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SEQUENTIAL DYNAMIC BUFFER POINTER BROADCASTING FOR INTER-MODULE DATAFLOW

IP.com Disclosure Number: IPCOM000006093D
Original Publication Date: 1991-Apr-01
Included in the Prior Art Database: 2001-Dec-03
Document File: 3 page(s) / 151K

Publishing Venue

Motorola

Related People

Orhan Karaali: AUTHOR

Abstract

In Digital Signal Processing (DSP) systems, different hardware (functions) blocks can be represented as software modules. In a modular software design, the methods by which data can be passed between the different modules is an issue. This problem is more apparent in real time, embedded, and DSP systems where minimum operating system functionality is available and desirable due to speed, real time, and minimum hardware requirements.

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MOTOROLA INC. Technical Developments Volume 12 April 1991

SEQUENTIAL DYNAMIC BUFFER POINTER BROADCASTING FOR INTER-MODULE DATAFLOd

by Orhan Karaali, Ph.D.

INTRODUCTION

  In Digital Signal Processing (DSP) systems, different hardware (functions) blocks can be represented as software modules. In a modular software design, the methods by which data can be passed between the different modules is an issue. This problem is more apparent in real time, embedded, and DSP systems where minimum operating system functionality is available and desirable due to speed, real time, and minimum hardware requirements.

  In a single processor DSP system, different modules are executed sequentially even though some of the modules might be parallel to each other logically. In Figure 1, modules "modd" and "mode" are logically parallel to each other.

  An advanced and flexible DSP system should have the ability to dynamically activate and deactivate different modules in real time. As the modules are activated and deactivated dynamically, the DSP system needs to calculate and implement the new data-flow routes between the modules.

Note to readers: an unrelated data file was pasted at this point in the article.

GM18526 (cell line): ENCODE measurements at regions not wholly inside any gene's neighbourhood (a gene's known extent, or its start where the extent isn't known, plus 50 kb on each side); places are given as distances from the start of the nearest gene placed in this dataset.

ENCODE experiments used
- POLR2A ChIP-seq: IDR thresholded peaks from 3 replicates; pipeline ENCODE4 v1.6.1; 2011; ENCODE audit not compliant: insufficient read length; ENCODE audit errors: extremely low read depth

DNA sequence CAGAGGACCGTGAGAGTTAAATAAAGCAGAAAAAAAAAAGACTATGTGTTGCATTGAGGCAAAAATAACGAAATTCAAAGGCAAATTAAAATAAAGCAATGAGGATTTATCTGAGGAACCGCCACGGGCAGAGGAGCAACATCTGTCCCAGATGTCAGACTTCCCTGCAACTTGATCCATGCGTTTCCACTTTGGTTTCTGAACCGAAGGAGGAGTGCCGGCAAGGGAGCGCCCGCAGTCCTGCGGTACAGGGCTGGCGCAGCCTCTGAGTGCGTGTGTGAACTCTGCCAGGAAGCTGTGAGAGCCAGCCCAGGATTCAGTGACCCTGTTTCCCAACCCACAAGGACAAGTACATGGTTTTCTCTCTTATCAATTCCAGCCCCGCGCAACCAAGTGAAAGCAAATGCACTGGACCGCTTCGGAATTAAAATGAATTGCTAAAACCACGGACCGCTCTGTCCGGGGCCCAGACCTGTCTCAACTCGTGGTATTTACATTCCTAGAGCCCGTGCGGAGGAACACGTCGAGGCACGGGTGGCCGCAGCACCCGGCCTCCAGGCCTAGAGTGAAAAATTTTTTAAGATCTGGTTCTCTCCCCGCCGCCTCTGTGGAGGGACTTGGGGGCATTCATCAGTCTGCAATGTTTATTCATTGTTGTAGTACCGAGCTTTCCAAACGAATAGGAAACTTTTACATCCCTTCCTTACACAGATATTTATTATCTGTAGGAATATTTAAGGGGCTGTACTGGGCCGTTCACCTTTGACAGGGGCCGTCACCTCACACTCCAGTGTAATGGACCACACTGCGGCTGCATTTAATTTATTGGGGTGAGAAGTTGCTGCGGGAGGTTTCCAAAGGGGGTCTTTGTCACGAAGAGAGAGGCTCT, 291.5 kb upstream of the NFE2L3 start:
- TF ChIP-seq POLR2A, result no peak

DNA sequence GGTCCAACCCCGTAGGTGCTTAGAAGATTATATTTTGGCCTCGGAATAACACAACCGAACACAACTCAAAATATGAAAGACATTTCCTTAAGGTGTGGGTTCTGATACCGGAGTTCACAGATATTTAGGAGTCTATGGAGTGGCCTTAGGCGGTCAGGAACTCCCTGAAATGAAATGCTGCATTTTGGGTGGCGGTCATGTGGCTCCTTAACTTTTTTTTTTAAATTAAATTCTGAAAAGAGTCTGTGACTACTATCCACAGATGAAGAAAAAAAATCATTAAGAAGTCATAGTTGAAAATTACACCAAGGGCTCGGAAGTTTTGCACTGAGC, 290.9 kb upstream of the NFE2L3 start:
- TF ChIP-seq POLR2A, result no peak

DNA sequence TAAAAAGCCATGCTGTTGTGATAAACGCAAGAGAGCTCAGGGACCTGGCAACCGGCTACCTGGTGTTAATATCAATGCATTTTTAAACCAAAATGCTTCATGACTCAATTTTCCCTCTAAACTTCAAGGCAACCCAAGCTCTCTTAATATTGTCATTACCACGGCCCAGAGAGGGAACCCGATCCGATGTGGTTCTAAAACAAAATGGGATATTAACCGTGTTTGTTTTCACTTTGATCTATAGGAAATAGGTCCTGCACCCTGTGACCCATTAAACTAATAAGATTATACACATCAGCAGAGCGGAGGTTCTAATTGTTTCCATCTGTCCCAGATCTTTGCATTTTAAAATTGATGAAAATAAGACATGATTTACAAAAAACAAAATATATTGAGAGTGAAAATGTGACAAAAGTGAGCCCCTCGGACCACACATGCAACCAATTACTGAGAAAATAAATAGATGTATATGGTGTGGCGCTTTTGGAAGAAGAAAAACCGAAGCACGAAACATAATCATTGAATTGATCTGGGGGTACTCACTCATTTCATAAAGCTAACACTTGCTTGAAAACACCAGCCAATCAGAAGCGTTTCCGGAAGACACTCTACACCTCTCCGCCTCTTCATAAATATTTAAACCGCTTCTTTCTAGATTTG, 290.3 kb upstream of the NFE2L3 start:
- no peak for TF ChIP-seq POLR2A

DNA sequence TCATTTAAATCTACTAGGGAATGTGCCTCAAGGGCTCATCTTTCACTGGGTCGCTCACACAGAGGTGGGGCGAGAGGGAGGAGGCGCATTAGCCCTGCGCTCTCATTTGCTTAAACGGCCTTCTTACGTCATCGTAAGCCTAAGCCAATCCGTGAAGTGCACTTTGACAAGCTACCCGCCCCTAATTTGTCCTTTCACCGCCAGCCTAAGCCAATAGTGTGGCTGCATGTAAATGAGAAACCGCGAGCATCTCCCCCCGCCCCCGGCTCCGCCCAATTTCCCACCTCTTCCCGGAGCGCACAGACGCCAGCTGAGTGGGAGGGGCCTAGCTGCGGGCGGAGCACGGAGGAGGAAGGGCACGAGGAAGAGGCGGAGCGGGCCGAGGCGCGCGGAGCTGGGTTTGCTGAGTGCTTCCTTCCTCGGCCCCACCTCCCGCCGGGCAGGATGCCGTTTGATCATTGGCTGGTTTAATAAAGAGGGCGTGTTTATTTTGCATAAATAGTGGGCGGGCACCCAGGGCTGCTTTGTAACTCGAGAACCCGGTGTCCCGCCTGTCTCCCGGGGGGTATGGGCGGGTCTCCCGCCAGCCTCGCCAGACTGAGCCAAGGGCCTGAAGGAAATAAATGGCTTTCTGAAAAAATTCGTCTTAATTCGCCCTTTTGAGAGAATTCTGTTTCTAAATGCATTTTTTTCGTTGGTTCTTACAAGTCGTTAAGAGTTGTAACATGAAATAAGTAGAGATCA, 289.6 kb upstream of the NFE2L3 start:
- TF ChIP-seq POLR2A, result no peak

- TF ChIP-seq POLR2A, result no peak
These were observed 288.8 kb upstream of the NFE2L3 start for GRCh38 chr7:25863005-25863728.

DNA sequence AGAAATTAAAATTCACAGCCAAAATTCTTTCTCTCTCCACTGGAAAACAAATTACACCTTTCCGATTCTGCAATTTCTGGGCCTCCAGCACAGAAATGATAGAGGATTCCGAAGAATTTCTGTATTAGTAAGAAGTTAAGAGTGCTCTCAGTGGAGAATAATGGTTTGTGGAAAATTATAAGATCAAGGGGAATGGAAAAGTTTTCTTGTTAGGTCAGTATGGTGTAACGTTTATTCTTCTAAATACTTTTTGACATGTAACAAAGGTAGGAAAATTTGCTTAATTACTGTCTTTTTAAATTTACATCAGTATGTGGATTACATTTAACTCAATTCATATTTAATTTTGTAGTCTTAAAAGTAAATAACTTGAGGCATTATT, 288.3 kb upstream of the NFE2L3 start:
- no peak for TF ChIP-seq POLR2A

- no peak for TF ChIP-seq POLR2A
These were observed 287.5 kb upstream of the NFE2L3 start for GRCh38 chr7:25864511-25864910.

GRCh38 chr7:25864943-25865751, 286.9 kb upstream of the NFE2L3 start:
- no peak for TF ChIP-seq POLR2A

Sequential Dynamic Buffer Pointer Broadcasting is a general solution to the problem of inter-module dataflow problem for DSP systems executing on a single CPU. It is superior to other solutions in its run time, code size, and implementation simplicity aspects.

  Selective activation of the modules is one of the requirements of the modular DSP systems. Let pt[x] be the input pointer of module x, and bf[x] be the output buffer module x ~,and n to correspond to the activation time sequencing of the modules (mod[ntl] is executed after mod[n]). Because the modules are dynamically activated and deactivated, the pt[n+l] cannot be permanentlyiset to bf[n]. Therefore, a technique is required to calculate the dataflow paths dynamically.

  The Sequential Dynamic Buffer Pointer Broadcasting is a general solution to this problem. Traditional methods require a special task to keep track of active modules and to calculate dataflow paths which results in a large overhead. This invention moves the responsibility of keeping track of which modules are active and in what order they are

               E. executed to the indivtdual modules. But this knowledge is already' present in each module. Therefore, all the processing required for these purposes are eliminated.

  An active module broadcasts its output buffer address to all the other modules which are on the dataflow paths in front of it. In the example, when the module a executes, it broadcasts to module b, module c, module e, module d, module fl and f2l. The broadcast is achieved by setting the input pointers of modules to the broadcasted address.

  When the module b executes, it broadcasts to module d, module e, andmodule fl and f2. It does not broadcast to module c since module c is not on its dataflow path. This second broadcast overwrites some of the values written by the module a. When the module d executes, it k...